Occupy Eugene organized a free medical clinic held Sunday afternoon, providing on-the-spot care by volunteer doctors at the promenade of the Eugene Federal Building.@@http://www.gsa.gov/portal/ext/html/site/hb/category/25431/actionParameter/exploreByBuilding/buildingId/1144@@
The group has arranged roughly a dozen such clinics since October and plans to continue them, announcing times, locations and volunteer needs through its website.
The majority of patients were seen by one of two doctors: David Knowlton, M.D.@@omg he looks like a super creep http://www.mckenziefamilypractice.com/doctors/david_knowlton_md.html@@ and Peter Howison, M.D.@@http://occupyeugenemedia.org/@@
Knowlton’s first patient was Weston, a 21-year-old Eugenean and a walking exemplification of the Occupy movement’s local manifestation.
He has no state ID, no birth certificate and no social security card.
“I actually prefer it this way. I don’t get involved with all this corporate (business). I’ll find a job by word of mouth. I’ll be an apprentice. Socialism takes time and it’s hard, but it’s worth it,” Weston said.
But it’s also difficult to get medical treatment when you’re off the grid.
Weston claims to be one of 40 initial recruits at the start of the Occupy Eugene movement who were assigned to distribute flyers on campus prior to the first march.
Knowlton saw several other patients throughout his shift, including University students — none of whom chose to comment.
Knowlton, a doctor at McKenzie Family Practice in Eugene, began his career working on Washington’s Makah Indian reservation.@@http://www.makah.com/@@
“Before I even went to medical school, I wanted to do need-based rural medicine. I wanted to give back to a decimated culture,” Knowlton said.
“When I heard about the Occupy thing, it was still just a march in New York City, but then it kept on happening. When it came here, I checked it out. I wanted to get involved.”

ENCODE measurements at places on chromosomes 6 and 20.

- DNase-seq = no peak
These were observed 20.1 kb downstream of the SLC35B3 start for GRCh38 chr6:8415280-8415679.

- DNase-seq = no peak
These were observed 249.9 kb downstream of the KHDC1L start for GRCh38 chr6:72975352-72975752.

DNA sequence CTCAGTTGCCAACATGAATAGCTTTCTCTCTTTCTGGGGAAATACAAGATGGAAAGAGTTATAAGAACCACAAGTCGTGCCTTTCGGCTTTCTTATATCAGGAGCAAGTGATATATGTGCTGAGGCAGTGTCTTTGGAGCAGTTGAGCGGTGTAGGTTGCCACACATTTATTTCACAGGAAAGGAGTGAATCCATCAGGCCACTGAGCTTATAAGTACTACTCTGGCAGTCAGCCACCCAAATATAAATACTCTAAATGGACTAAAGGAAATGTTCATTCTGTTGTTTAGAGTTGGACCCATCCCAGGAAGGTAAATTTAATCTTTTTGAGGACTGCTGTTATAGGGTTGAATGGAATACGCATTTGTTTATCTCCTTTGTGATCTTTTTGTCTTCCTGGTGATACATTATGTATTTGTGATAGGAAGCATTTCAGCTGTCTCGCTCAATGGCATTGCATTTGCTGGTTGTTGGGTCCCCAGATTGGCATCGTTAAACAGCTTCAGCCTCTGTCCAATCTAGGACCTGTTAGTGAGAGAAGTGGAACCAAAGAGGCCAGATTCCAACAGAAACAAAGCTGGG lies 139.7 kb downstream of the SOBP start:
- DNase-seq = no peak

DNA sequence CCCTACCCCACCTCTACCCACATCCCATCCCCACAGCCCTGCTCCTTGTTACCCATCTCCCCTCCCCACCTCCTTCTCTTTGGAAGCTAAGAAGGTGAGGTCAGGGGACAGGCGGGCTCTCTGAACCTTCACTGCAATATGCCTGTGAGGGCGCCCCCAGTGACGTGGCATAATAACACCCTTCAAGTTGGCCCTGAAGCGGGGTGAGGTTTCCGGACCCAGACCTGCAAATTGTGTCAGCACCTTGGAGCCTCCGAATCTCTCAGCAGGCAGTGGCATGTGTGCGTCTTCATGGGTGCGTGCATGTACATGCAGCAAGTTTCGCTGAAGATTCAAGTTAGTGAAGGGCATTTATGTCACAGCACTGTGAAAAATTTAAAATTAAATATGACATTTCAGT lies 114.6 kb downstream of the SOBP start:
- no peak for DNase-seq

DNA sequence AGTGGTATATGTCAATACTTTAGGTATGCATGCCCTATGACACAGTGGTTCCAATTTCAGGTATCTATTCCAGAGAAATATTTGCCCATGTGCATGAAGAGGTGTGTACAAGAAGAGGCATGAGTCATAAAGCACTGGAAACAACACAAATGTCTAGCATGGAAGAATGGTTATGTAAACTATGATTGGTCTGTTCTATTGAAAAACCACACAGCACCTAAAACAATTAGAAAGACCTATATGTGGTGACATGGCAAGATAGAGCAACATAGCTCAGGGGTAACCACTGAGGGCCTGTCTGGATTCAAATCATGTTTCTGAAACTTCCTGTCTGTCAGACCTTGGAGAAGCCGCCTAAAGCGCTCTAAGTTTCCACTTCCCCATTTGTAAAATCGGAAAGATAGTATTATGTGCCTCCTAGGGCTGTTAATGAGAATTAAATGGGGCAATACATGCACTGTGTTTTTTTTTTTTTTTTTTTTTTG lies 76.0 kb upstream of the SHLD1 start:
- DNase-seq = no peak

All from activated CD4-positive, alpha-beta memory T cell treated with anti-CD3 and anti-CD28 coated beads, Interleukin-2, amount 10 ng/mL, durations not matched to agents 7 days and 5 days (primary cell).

On Oct. 16th, 2011, Knowlton went to the group’s temporary headquarters and said, “what can I do?” He then signed up for a shift in their newly erected medical tent.
“The system is so broken that it’s a caricature of its own self. It’s in a crippled state of disrepair,” Knowlton said. “I hope this will raise consciousness. People will wonder why it’s only us out there doing this.”
In the midst of volunteers still laying out sanitary equipment and erecting the tent poles, a familiar voice could be overheard — that of Marc Time, guest host of KWVA’s “The Sunday Morning Hangover” program@@http://sundaymorninghangover.blogspot.com/@@. Time, who is both unemployed and uninsured, came in search of care relating to a recent early morning mishap.
“A couple of weeks ago I forgot to put the garbage out, and then I suddenly heard the truck coming down the street. I ran outside in my bare feet to drop it in the bin and I stepped on something sharp,” Time said.
He would have paid about $150 to be seen at his local doctor in Junction City, which for him would be worth two weeks of groceries, four tanks of gas or a whole week of unemployment benefits.
Fortunately for Time, Dr. Jerry Zook, a retired podiatrist, @@he must have retired before the Internet cuz I can’t find [email protected]@was there to clean and protect the poorly healing cut in the arch of his foot, free of charge.
An hour or so into the event, warm meals arrived in crates and were supplied to patients, having been prepared beforehand by the local chapter of “Food Not Bombs,” a national hunger-fighting charity.@@http://www.foodnotbombs.net/@@
At 2 p.m., Dr. Howison came to relieve Dr. Knowlton. Howison, like Knowlton, expressed his concerns over the event merely treating the symptoms of society, and not the true ailment.
“I’m interested in a healthcare system that makes sense — that insures everybody, even the homeless,” Howison said. “We can’t fill the need. It’s unlimited. There are 50 million Americans without insurance. We shouldn’t be the only ones here. The city, the county, the state and the federal government just aren’t willing to take care of this problem.”
Howison, whose practice is based in Florence, was joined by his wife, Lina, who stood on hand as a Spanish interpreter.
According to Howison, the clinic, though helpful, remains limited. They cannot send for lab tests and perform advanced diagnoses, but they can easily investigate things like respiratory and dermatological conditions, which seem to be common among those living without adequate shelter.
In addition to inciting the overarching idea of a comprehensive street medicine program, Howison said he is “volunteering because it seems like the right thing to do.”